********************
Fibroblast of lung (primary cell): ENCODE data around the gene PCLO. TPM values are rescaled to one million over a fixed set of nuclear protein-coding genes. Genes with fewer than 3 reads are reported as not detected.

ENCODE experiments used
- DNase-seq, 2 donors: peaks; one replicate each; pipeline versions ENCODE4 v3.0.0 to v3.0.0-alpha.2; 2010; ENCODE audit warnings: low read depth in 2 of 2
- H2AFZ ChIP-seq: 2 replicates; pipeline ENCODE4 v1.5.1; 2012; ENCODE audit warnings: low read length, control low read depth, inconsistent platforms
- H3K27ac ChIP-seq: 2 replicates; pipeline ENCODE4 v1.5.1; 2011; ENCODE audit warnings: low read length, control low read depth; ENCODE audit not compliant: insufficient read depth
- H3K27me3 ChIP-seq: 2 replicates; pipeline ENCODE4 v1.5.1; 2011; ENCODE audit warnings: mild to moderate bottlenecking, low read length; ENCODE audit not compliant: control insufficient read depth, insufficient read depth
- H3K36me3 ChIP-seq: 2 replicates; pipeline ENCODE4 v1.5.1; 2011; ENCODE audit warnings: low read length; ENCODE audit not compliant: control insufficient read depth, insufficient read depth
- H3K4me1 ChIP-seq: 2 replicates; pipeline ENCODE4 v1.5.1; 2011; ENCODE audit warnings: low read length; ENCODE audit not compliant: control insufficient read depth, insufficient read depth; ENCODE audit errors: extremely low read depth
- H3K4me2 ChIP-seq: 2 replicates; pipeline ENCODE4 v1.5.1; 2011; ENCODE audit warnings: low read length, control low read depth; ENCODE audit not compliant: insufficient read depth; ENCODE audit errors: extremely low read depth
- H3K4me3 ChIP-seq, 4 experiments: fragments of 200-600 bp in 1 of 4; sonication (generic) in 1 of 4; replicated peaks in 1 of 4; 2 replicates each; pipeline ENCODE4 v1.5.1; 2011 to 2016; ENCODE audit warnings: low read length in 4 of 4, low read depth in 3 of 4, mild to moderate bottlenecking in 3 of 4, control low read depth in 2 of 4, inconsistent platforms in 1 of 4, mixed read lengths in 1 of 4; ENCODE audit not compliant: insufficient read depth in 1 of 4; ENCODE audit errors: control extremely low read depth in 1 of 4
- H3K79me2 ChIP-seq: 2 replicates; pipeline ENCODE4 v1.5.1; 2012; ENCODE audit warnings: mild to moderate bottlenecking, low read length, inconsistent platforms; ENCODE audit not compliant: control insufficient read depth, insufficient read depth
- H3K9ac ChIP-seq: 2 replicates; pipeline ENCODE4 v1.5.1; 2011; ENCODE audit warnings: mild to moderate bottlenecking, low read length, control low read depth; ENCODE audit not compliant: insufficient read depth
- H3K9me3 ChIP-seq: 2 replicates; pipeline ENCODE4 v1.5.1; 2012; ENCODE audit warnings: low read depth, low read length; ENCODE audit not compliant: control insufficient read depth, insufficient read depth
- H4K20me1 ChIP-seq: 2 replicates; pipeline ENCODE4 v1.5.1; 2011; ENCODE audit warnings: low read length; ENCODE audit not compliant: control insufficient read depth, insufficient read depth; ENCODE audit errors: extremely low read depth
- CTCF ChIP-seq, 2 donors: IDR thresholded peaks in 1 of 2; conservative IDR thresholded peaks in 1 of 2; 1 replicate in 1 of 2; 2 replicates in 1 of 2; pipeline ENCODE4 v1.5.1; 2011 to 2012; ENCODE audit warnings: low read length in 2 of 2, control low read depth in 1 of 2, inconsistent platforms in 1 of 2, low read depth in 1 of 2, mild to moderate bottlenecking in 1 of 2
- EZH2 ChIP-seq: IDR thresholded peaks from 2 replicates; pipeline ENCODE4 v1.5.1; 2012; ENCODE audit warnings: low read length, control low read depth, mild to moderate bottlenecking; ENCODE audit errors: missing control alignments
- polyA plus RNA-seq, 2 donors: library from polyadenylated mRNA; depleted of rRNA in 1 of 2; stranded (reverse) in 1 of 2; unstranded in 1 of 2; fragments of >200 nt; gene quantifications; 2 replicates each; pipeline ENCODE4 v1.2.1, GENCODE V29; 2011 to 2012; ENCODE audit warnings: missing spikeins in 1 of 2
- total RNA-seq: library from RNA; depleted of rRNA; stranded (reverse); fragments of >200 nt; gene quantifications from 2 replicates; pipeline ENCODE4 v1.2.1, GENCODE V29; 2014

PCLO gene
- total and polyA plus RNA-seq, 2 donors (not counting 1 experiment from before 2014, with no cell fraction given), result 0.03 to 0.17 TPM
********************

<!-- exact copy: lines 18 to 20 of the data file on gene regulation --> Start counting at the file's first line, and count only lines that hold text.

- total RNA-seq: library from RNA; depleted of rRNA; stranded (reverse); fragments of >200 nt; gene quantifications from 2 replicates; pipeline ENCODE4 v1.2.1, GENCODE V29; 2014

PCLO gene
- total and polyA plus RNA-seq, 2 donors (not counting 1 experiment from before 2014, with no cell fraction given), result 0.03 to 0.17 TPM